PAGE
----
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Tango and Carbonara (or the Should and the Could)

My home San Francisco is a very foodie city, and has been for many decades. It birthed artisan coffee and artisan bread. Its food critics are anonymous, scathing, and revered. It is one of the point sources for the local food movement which has now become global.

In a recent article published in San Francisco Magazine, food writer Sara Deseran considered the concept of authenticity. She explained that foodies who fetishize authenticity seem to believe that if a place has no décor and a grandmother at the stove it must be good. “Authentocrats” are suspicious of hip, urban restaurants.

She then told a story of a San Francisco chef researching for a new restaurant. He found many places in Rome serving “the definitively authentic carbonara” – with dramatic differences. Back home he analyzed his 20 favorites from Rome, “tore them apart and rebuilt them – from the egg yolks to the pecorino.” And the refinement is ongoing, “We’re still changing the cut on the guanciale…”

Deseran argues that San Francisco chefs bring a special treasure to their kitchens: local values. San Francisco’s “regional” perspective is obsession with freshness and ingredients. Chefs “commission farmers to produce pastured eggs from nearly extinct breeds of Italian chickens.” This means that while chefs respect tradition, these values make their food especially, well, delicious.

I hope the application to tango is clear. The oldest or closest-to-origin version of something may or may not be the most refined and wonderful option. There well may be ways to improve upon it by bringing along our values and regional perspectives. We neither diminish nor defile classic experiences by enriching them with our own strengths. Indeed heartless repetitions in Rome may serve tradition less than inspired fusion chefs in San Francisco.

While we’re in California…

Let’s not forget the other meaning of the term, ‘authentic’, the Californian one: This term is an affirmation and yearning for expressions that reflect deep personal truth. Authenticity is a desirable experience because we feel we are manifesting our soul when we interact.  It’s a desirable character trait because it indicates a willingness to trust. An inauthentic person is more concerned with conforming to fashion than with expressing herself, with getting along rather than sharing her unique (possibly controversial) perspectives and insights. An inauthentic person pretends to be someone he is not.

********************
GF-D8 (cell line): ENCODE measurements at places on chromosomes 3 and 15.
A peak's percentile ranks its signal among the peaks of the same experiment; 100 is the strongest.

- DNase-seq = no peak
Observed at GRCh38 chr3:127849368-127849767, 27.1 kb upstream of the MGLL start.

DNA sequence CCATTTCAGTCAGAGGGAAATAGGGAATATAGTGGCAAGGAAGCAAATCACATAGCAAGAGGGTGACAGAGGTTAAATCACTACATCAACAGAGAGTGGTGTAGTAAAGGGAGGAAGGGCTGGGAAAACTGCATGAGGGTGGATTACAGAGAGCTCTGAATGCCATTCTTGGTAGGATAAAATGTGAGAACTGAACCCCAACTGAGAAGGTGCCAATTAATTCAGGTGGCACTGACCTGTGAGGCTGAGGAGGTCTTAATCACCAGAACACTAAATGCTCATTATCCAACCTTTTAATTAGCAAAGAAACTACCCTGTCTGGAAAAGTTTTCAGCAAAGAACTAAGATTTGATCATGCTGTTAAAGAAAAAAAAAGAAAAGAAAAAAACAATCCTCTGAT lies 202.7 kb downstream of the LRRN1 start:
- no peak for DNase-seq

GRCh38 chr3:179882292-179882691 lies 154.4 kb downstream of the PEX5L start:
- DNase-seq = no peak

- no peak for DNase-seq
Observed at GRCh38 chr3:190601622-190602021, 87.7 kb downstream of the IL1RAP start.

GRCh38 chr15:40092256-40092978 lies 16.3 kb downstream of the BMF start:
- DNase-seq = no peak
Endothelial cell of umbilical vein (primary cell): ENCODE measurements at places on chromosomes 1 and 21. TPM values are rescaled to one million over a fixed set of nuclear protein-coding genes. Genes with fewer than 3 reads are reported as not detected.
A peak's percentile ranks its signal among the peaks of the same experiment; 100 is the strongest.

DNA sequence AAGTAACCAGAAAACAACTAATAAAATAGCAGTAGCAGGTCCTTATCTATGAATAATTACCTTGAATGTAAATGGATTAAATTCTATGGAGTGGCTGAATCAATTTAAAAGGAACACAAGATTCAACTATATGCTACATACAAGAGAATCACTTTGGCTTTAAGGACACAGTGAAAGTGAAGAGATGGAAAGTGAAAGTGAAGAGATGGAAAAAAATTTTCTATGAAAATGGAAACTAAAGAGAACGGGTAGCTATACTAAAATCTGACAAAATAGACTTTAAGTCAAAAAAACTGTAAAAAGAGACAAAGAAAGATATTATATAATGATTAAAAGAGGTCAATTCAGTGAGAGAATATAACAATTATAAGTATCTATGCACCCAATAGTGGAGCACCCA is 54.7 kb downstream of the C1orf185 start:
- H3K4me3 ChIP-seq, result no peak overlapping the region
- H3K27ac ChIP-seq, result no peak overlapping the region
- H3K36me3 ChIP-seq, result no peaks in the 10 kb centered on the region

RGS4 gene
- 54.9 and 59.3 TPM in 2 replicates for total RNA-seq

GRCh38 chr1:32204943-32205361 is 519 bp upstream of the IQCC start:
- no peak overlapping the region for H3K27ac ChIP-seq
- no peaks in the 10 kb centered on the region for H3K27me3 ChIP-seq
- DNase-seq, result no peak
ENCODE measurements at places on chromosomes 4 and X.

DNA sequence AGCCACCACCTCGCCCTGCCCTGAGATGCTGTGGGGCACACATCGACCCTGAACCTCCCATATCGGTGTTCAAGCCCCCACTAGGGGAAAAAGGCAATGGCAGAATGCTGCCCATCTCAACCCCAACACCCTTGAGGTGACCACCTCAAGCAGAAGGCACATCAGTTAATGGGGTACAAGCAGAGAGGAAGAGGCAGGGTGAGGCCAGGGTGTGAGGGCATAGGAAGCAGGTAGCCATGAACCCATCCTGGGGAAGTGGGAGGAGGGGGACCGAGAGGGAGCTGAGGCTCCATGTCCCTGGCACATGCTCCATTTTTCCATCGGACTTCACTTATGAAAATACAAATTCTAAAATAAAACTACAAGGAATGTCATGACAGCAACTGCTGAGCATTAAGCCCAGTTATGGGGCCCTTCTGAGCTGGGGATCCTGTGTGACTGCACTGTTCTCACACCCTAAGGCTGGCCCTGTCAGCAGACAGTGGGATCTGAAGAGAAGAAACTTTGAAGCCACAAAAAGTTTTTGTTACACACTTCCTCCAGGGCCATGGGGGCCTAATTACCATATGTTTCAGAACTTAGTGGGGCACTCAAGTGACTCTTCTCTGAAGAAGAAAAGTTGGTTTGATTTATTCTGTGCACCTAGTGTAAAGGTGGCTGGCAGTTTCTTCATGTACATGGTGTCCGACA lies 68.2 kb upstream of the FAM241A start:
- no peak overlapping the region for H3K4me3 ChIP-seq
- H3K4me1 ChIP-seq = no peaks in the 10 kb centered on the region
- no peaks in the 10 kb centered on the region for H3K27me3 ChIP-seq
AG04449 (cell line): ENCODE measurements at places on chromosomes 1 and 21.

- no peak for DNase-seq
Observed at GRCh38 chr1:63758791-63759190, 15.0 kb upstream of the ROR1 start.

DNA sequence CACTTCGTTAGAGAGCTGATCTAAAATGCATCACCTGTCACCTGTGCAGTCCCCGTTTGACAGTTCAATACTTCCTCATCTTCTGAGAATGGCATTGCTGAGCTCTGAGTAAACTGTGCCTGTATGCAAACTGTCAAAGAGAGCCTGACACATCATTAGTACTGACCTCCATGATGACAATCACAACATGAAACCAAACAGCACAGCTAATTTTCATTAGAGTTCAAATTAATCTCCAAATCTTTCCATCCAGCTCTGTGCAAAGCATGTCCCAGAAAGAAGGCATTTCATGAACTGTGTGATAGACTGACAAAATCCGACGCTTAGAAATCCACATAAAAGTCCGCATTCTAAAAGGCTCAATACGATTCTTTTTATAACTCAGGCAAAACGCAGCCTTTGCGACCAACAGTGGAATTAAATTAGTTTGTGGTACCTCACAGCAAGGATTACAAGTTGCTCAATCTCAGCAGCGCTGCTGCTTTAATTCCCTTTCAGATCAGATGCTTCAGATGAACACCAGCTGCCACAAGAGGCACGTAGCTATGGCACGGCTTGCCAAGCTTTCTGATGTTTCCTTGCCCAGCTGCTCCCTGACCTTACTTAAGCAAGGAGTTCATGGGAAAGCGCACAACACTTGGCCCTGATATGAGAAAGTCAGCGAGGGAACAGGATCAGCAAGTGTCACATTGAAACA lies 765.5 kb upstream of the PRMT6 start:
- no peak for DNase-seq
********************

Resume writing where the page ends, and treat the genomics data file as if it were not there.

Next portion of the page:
Foreigners who grasp righteously at ‘Authentic Argentine Tango’ might thereby become inauthentic. They prioritize the purported (often mythical, even anecdotal) ways of Buenos Aires over their own preferences – they may not even allow themselves to develop personal preferences. They repress their own critical thought and imagination, repeating received behaviors as gospel, and they aspire not to find their most soulful expression as tanguera/os and artists but to mimic stereotypes.

In my view, authentic tango is one in which we find tango’s soul through our own experience, and trust that we have something poignant to develop with our partners from our own context, rather than forsaking ourselves in imitation.

I believe that Your Feelings are authentic.

I was reading another tango blog the other day (fortunately I can’t remember which one it was) offering advice about tango clothing. I found the writer’s description of the style in BsAs accurate, but it was totally normative. It was certainly informative, but it was all should.

If you read my posts about clothing and musicality you’ll find that I’m encouraging you to find your own personal tango style, not someone else’s.

When I teach leaders, I am focused on expanding their freedom and confidence to improvise, not marching them through a canon of conventional sequences.

My intention when I teach and write is to expand your could, to encourage your imagination, experimentation, and creativity beyond what we’ve already witnessed.

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